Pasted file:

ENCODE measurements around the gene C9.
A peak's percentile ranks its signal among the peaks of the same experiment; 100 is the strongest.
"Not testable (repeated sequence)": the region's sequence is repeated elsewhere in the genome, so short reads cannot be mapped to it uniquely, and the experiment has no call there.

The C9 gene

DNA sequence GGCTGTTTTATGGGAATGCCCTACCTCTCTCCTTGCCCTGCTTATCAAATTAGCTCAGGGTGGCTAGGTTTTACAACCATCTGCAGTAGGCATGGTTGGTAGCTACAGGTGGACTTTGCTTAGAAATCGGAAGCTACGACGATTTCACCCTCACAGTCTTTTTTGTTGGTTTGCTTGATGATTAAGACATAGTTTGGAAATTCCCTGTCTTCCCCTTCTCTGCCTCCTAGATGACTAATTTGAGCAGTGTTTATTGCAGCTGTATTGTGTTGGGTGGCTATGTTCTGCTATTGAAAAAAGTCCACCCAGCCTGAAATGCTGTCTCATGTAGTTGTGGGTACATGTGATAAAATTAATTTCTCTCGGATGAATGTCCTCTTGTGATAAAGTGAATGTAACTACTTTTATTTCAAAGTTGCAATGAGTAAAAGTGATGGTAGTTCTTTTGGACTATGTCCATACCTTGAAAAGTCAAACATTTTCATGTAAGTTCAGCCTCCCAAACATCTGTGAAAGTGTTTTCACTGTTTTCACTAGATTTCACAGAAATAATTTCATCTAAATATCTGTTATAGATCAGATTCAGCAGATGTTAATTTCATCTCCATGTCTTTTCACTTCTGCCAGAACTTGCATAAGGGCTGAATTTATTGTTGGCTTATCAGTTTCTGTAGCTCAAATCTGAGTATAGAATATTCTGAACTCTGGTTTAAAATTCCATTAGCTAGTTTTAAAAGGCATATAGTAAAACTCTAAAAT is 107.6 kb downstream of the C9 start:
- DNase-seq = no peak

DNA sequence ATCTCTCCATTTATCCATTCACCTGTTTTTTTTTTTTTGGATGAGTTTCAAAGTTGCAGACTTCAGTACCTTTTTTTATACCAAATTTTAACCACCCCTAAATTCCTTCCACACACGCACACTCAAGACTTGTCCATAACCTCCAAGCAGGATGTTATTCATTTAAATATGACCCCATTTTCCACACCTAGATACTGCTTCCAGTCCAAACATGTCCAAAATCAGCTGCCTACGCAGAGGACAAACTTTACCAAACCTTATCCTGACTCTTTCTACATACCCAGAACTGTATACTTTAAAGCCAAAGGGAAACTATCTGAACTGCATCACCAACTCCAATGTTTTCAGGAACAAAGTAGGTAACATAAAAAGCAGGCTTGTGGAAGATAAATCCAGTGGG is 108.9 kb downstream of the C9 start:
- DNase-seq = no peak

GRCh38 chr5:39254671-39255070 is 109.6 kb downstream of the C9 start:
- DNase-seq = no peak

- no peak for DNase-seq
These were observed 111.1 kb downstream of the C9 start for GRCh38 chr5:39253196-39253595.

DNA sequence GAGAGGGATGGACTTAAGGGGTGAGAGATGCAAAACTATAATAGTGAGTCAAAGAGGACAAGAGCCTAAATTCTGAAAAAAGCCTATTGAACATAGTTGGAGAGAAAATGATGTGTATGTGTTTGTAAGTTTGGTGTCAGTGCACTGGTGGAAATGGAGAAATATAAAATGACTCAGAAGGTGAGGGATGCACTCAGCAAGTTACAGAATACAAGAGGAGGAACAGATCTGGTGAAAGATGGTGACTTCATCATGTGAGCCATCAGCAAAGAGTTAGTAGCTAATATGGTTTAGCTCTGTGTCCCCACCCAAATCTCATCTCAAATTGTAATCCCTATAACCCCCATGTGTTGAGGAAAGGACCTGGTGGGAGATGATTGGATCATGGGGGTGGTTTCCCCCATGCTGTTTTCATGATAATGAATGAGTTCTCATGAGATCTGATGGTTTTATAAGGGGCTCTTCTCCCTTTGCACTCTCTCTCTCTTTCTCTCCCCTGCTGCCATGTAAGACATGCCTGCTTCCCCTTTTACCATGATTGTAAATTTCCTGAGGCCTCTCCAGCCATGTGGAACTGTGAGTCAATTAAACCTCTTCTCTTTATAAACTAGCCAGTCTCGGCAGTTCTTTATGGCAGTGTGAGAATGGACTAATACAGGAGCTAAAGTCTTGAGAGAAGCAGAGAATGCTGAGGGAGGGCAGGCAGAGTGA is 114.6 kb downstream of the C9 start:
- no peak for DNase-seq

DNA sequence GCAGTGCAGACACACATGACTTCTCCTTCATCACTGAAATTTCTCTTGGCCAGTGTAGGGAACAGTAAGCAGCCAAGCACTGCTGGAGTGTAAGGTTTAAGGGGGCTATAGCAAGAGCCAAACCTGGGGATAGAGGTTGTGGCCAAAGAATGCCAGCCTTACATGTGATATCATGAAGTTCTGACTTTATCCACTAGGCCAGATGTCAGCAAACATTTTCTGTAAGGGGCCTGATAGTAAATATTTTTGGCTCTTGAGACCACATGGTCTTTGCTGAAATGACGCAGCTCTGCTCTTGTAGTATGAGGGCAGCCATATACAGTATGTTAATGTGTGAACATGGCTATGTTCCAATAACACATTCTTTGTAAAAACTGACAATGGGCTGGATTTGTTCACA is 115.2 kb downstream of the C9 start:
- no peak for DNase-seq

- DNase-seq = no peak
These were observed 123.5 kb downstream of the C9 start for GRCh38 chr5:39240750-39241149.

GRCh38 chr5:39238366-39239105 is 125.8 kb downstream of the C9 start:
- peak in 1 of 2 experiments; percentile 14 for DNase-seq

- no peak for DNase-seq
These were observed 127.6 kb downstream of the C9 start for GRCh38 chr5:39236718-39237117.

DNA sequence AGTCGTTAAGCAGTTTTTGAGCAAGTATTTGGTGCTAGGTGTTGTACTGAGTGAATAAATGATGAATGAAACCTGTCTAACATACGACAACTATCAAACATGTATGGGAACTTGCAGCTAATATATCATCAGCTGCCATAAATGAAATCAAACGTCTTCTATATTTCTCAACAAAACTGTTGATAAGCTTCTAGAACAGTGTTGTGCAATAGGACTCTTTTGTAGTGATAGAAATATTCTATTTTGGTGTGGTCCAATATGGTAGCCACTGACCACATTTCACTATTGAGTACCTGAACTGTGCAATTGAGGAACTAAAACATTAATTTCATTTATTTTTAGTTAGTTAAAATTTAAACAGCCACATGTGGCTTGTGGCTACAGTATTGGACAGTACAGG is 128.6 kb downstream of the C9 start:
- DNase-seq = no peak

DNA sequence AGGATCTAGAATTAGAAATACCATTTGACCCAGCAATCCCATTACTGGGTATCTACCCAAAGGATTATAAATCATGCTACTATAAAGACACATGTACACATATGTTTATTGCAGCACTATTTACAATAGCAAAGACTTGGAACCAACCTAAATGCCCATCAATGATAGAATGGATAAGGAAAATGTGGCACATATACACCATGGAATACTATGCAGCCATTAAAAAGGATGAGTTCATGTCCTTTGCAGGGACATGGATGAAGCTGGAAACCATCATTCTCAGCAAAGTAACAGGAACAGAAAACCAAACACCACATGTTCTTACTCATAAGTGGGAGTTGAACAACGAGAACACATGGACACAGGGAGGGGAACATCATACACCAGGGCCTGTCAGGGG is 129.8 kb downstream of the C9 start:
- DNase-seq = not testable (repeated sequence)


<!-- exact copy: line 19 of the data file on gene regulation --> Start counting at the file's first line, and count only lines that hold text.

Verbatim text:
GRCh38 chr5:39238366-39239105 is 125.8 kb downstream of the C9 start: